Clinical examination

The diagnosis of PTA was based on the clinical evaluation, confirming pus collection in the peritonsillar space (Table 1). The following clinical and demographic data were obtained: age, gender, type of antimicrobial therapy before admission, axillary temperature with an accuracy of 0.1°C, history of previous episodes of recurrent tonsillitis, and length of previous history of tonsillitis.


Table 1.  Clinical data
Antimicrobial therapy before admission 16 (72.7%)
  6 female (27.3%) and 16 male (72.7%)
Gender Median Range
Age 32 14–74 years
Fever 38.4°C 37.1°C–39.1°C
Organisms from tonsillar fossa 6 1–10
Organisms from pus 3 0–9
Average tonsillitis episodes per year 0 0–10
Length of previous history of tonsillitis 0 0–5 years
Index of tonsillitis 0 0–36
Sclerotic signs 4 0–5

In addition, macroscopic oropharyngeal signs were evaluated and the index of tonsillitis (IT) was calculated as described in our previous studies (12, 13). Macroscopic oropharyngeal signs were evaluated on tonsill in the opposite side of PTA and they were as follows: tonsillar sclerosis, obstruction of the tonsillar crypts, scar tissue on tonsils, cryptic debris, and lymphatic tissue aggregates. Tonsillar sclerosis was defined as increased tightness of the tonsillar and peritonsillar tissue together with fixation of the palatine tonsil in the tonsillar fossa. Obstruction of the tonsillar crypts was documented when narrowing of the crypt mouth was observed, resulting in the loss of clear cryptic pattern of the tonsillar surface. Scar tissue on the tonsils was defined as white tissue spots or streaks on the tonsillar surface. Cryptic debris was described as any white or yellow matter in the crypts or in the supratonsillar cleft. Multiple round or elongated yellow-coloured patches on the retropharyngeal mucosa were described as lymphatic tissue aggregates, which are presumably due to enlargement of normal lymphatic structures in the throat. The IT score was calculated by multiplying the number of tonsillitis episodes per year by the morbidity period in years (14). Basically, it represents the total number of tonsillitis episodes the patient has ever had.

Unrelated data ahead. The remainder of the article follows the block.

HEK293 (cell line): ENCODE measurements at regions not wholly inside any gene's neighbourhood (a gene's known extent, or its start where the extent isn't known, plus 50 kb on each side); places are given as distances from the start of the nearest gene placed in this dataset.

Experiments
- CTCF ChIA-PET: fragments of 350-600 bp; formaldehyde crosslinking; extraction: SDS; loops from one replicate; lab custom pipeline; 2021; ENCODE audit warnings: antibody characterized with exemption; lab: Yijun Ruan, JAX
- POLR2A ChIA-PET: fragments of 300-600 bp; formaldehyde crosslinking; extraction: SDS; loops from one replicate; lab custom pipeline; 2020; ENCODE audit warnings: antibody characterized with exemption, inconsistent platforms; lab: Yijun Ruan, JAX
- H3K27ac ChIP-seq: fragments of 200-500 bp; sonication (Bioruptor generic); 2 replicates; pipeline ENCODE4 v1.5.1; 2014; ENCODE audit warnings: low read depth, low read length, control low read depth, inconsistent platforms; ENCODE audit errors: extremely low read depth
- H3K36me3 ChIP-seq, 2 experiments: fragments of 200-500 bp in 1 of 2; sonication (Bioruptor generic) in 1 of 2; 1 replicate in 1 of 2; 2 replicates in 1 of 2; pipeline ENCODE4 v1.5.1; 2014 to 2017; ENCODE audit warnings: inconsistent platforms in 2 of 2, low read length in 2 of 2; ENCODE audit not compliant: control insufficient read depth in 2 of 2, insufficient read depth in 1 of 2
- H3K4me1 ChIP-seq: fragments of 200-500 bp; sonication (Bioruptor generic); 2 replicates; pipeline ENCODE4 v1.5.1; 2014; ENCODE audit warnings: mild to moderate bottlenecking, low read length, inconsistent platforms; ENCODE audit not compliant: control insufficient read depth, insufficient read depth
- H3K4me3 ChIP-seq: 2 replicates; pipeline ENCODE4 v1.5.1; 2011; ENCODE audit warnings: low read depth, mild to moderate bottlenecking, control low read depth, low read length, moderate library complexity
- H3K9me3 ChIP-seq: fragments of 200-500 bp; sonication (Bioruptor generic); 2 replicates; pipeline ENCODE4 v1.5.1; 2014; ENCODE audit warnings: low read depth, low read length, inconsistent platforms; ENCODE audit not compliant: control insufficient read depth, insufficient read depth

Specimen collection

All operations were undertaken under general anaesthesia. The PTA was punctured and pus was aspirated into a sterile syringe. The tonsils were removed by blunt dissection and placed in sterile containers separately. After removal of a tonsil, a tissue biopsy sample was taken from the tonsillar fossa for microbiological analysis. The tissue sample was immediately placed into Stuart transport medium (OXOID, Basingstoke, UK).

Within 5 min of the removal of the first tonsil (the tonsil at the side of the abscess), the peripheral blood cultures were drawn aseptically into BACTEC Plus Aerobic/F and BACTEC Plus Anaerobic/F blood culture bottles (Becton Dickinson, Maryland, Sparks, USA).

Microbiological analyses

All collected specimens were immediately taken to a microbiology laboratory. Pus aspirates and tissue were transported in sterile tubes. All materials were cultured semi-quantitatively in the anaerobic box with loop (10 µl). Blood agar plates (OXOID, Basingstoke, UK) were employed for aerobes, chocolate agar plates for Haemophilus sp., tryptic soy-serum-bacitracin-vancomycin agar (TSBV; Oxoid) for Aggregatibacter sp., and fastidious anaerobe agar (FAA; Lab M, Heywood, UK) for anaerobes. The plates were incubated at 36.6°C either aerobically for 2 days (blood agar), in a CO2-enriched atmosphere for 5 days (chocolate and TSBV agar), or anaerobically for 7 days using the anaerobic glove box (FAA). Bacterial count was evaluated semiquantitatively: the growth in the first sector (+), in the second sector (++), in the third sector (+++), and in the fourth sector (++++). Another amount of pus was inoculated into blood culture bottles (BACTEC Pediatric, Plymouth, UK). Identification of isolated microorganisms was performed using the MALDI Biotyper (Bruker Daltonics, Bremen, Germany).

All blood culture bottles were promptly taken to the laboratory and incubated at 36°C in a fully automated blood culture instrument (Bactec 9050™, Becton Dickinson). The blood culture bottles were cultured for 7 days in total. When evidence of growth was noted, Gram staining and subculture were performed on the relevant plates.

For antibiotic susceptibility testing only the opportunistic pathogens were selected. The selected microorganisms were Streptococcus pneumoniae, S. pyogenes, S. parasanguinis, S. anginosus, S. intermedius, S. constellatus, Rothia mucilaginosa, and Fusobacterium necrophorum. Antimicrobial sensitivity testing was performed for antimicrobials, which included first and second line antibiotics for treating PTA: penicillin, ampicillin/sulbactam, cefuroxime, clindamycin, erythromycin, ciprofloxacin, and metronidazole. Minimum inhibitory concentrations (MICs) were assessed using the E-test method and the guideline ‘Breakpoint tables for interpretation of MICs and zone diameters’ from the European Committee on Antimicrobial Susceptibility Testing (version 5.0, 2015; www.eucast.org) (15). Exact MIC values, which were used to determine sensitivity for each specimen, were as follows: S. parasanguinis – penicillin, ampicillin/sulbactam (MIC susceptible≤0.25; resistant>2); clindamycin (MIC susceptible≤0.5; resistant>0.5); S. milleri group (SMG) – penicillin, ampicillin/sulbactam (MIC susceptible≤0.25; resistant>2); clindamycin (MIC susceptible ≤ 0.5; resistant>0.5); S. pneumoniae – penicillin (MIC susceptible≤0.06; resistant>2); ampicillin/sulbactam (MIC susceptible≤0.5; resistant>2); cefuroxime, erythromycin (MIC susceptible≤0.25; resistant>0.5); clindamycin (MIC susceptible≤0.5; resistant>0.5); ciprofloxacin (MIC susceptible≤0.125; resistant>2); S. pyogenes – penicillin, ampicillin/sulbactam (MIC susceptible≤0.25; resistant>0.25); clindamycin (MIC susceptible≤0.5; resistant>0.5); F. necrophorum – penicillin (MIC susceptible≤0.25; resistant>0.5); ampicillin/sulbactam (MIC susceptible≤4; resistant>8); clindamycin (MIC susceptible≤4; resistant>4); metronidazole (MIC susceptible≤4; resistant>4).